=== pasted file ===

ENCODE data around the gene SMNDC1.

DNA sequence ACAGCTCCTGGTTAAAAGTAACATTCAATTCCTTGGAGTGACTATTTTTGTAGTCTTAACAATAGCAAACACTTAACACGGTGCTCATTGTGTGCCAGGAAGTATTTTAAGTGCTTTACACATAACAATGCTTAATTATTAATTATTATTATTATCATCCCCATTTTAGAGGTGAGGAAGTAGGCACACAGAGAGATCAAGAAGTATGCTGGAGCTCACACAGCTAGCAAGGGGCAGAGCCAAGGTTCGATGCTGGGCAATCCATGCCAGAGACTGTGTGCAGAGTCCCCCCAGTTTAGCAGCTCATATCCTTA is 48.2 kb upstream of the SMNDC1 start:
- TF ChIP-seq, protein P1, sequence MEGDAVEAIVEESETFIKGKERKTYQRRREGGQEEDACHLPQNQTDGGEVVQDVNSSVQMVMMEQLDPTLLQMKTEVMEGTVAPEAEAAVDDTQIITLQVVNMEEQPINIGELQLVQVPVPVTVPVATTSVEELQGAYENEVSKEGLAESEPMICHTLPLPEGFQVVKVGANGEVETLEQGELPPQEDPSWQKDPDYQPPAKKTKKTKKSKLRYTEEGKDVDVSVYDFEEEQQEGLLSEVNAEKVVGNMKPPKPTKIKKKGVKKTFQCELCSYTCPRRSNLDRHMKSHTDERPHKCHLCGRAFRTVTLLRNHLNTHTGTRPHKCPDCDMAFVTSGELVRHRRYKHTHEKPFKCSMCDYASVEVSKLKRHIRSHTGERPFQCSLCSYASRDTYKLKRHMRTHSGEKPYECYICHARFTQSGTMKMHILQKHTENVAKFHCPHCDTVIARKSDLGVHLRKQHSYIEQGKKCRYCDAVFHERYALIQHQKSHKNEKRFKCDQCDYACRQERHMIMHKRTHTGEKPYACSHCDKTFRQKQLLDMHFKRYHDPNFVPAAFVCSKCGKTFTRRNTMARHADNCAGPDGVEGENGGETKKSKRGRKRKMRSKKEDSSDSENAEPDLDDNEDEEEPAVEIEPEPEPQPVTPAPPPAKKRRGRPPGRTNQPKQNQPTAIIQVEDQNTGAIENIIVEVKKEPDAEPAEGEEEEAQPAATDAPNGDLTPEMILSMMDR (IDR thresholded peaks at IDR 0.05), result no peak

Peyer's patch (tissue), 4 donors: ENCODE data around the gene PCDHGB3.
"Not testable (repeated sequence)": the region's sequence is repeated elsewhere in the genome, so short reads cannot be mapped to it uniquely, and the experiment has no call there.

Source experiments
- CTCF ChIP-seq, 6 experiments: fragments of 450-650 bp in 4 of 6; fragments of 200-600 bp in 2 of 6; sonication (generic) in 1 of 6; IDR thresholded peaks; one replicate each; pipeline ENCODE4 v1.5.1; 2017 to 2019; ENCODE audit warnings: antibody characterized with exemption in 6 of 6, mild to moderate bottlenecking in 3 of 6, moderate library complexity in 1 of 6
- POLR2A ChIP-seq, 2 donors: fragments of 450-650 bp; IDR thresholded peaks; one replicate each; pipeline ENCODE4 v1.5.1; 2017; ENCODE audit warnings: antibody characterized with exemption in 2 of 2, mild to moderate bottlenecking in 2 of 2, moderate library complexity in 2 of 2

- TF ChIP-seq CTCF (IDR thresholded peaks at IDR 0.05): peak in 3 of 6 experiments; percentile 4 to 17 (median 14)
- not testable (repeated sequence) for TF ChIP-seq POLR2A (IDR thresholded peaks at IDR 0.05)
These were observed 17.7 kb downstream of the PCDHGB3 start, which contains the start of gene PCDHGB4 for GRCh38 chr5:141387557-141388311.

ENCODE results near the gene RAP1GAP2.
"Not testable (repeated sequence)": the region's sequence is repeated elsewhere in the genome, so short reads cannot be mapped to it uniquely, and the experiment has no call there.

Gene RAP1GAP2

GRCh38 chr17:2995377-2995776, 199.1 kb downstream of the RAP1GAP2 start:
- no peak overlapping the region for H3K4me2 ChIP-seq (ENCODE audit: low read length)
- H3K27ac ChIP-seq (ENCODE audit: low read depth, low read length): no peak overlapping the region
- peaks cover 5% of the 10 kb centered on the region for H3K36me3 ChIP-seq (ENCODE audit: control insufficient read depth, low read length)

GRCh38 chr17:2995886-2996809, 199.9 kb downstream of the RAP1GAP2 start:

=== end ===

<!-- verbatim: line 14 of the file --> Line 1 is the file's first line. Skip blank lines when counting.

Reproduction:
Gene RAP1GAP2